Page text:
The first week of the Indiana Pacers' 50th season of professional basketball competition (ABA and NBA) has arrived.
The Pacers will be busy during their first week, playing three contests in four nights, the last two being back-to-back road games. Indiana will debut a largely new core of players and will employ something of a new overall team philosophy, and those things figure to take a little while early in the season to settle in. Interestingly enough, though, much of the same could be said for the Pacers' first three opponents.
Let's examine some matchups and other aspects to watch in the Pacers' first three games.
Wednesday, 26 October 2016 at 07:00 PM ET Home
The Pacers open their 50th season of professional basketball competition (ABA and NBA) against a revamped Dallas Mavericks team. Much like the Pacers, the Mavericks were an active participant in the height of the NBA's offseason. Kevin Durant's signing with Golden State meant the Warriors had to clear cap space to accommodate his max deal, and Dallas ended up a double beneficiary. Two former starters on the juggernaut Warriors team, center Andrew Bogut (via trade) and forward Harrison Barnes (via restricted free agency) join the fray in Big D with future Hall of Famer Dirk Nowitzki. The Pacers won both matchups with the Mavericks in 2015-16, but Dallas' new additions should ensure Indiana has a competitive opponent and thus an entertaining opener.
Any breakdown of a game against the Mavericks starts and ends with Nowitzki. The 18-year veteran from Germany still is a prolific scorer and the quintessential "stretch-four" that is becoming so popular in the NBA. Nowitzki averaged 18.3 points per game (20.9 per 36 minutes) and produced 110 points per 100 possessions in 2015-16, all the while shooting at a 44.8-percent clip. A threat to score from every spot on the court, Nowitzki figures to be a challenging individual matchup for Pacers forward Thaddeus Young, who can expect Nowitzki to pull him out to the perimeter with frequency. That prospect might lead one to wonder whether Pacers coach Nate McMillan might put elite defender Paul George on Nowitzki for a number of possessions. George prefers not to play the four, but it could be on the table for a few instances on defense. It is worth noting Nowitzki registered a negative plus-minus in both meetings with the Pacers last season, though in only one of those meetings did he actually struggle to shoot.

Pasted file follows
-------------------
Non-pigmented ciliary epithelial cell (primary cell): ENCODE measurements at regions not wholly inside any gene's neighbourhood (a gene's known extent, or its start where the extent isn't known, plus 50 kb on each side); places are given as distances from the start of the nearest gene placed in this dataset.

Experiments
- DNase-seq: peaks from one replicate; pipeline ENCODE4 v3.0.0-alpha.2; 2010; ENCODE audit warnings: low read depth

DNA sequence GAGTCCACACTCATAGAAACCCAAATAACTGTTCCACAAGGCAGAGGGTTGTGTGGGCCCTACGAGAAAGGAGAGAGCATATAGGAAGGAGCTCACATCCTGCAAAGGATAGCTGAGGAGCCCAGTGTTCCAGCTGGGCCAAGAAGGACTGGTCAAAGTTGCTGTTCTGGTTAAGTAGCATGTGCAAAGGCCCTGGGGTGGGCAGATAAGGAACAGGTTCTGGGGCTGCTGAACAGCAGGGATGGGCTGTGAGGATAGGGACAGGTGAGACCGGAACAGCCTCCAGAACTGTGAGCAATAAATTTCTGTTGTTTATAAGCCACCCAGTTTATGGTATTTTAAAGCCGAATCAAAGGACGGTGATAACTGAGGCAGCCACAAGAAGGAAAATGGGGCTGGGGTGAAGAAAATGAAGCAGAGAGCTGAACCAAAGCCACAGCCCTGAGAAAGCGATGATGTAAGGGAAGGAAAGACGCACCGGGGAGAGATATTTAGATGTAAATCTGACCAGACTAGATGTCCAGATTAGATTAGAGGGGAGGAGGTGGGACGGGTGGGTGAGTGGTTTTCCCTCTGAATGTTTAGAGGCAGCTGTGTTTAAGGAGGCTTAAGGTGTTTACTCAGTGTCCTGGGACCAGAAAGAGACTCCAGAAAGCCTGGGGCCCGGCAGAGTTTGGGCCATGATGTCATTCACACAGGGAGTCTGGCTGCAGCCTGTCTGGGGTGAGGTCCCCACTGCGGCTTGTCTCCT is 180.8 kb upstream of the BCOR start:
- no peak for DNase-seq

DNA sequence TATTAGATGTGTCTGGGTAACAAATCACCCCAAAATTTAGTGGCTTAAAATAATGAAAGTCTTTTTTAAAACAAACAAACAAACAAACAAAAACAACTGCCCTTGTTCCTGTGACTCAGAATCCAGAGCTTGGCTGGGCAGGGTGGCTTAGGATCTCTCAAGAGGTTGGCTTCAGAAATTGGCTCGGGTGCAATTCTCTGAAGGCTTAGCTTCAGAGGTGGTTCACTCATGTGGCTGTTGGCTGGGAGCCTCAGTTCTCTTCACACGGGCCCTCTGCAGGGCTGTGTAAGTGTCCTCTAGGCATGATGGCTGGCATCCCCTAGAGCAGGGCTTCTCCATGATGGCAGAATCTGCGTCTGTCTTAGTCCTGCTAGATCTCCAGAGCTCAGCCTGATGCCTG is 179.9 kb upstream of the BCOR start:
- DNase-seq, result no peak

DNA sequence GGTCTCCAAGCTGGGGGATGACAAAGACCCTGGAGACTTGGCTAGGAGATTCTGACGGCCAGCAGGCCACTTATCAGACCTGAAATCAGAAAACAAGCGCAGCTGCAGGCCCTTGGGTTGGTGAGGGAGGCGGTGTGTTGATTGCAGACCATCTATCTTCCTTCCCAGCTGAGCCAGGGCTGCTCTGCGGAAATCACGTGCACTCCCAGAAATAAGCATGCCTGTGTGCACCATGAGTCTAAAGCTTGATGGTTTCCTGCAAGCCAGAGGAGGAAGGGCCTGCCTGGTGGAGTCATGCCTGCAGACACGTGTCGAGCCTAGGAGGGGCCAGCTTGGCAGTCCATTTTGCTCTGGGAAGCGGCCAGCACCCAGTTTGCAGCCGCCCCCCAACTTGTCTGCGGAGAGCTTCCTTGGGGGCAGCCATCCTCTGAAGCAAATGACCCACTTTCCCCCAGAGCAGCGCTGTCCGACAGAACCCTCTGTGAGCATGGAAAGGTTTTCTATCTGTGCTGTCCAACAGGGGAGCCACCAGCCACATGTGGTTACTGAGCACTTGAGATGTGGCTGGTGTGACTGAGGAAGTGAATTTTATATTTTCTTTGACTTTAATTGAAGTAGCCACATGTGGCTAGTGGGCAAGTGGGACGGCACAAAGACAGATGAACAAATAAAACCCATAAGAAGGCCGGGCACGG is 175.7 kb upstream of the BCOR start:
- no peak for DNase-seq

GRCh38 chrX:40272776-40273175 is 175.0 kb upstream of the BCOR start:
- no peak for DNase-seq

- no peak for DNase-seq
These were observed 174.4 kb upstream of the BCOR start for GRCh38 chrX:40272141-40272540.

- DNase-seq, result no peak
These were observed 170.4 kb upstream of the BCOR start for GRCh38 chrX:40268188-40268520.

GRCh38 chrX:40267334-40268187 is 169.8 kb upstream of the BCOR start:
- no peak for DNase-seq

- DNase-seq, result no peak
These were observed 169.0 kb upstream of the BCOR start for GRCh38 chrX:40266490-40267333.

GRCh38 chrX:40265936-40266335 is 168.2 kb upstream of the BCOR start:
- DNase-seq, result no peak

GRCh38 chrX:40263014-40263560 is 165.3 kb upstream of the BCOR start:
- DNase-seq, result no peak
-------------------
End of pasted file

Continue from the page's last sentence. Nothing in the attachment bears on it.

George likely will open opposite Barnes, who shot poorly with the Warriors when the Pacers played them last January and proceeded to have an abysmal postseason. Barnes is a gifted athlete but is inconsistent and more of a role player than a focal point, and on a team with significantly less talent than Golden State, it very well might be hard for him to play up to his new eight-figure salary. At any rate, George figures to win this matchup. The center bout between Indiana's Myles Turner and Dallas' Bogut could be intriguing. Bogut earned a reputation as the Warriors' defensive anchor, whereas the Pacers hope Turner can translate his athleticism into the same both under the basket and in space. Turner's performance against Bogut could give Indiana an idea of where his development is, and a productive stat line would be highly encouraging. One worrisome area for the Pacers is the backcourt, particularly on the defensive end. Jeff Teague, Monta Ellis and Rodney Stuckey could struggle to guard a Mavericks unit consisting of Deron Williams, Wesley Matthews, J.J. Barea, Devin Harris and Seth Curry. Of course, it could be the same story the other way around.
My gut tells me this one is going to be an offensive affair. I'm expecting a lot of points and back-and-forth, which at least should make for an entertaining opening night at Bankers Life Fieldhouse. The Pacers probably will need the customary first few weeks or so to work out kinks, especially with a mostly new lineup, but if they can match or best Dallas offensively, they'll be off to a good start.
Friday, 28 October 2016 at 07:30 PM ET Away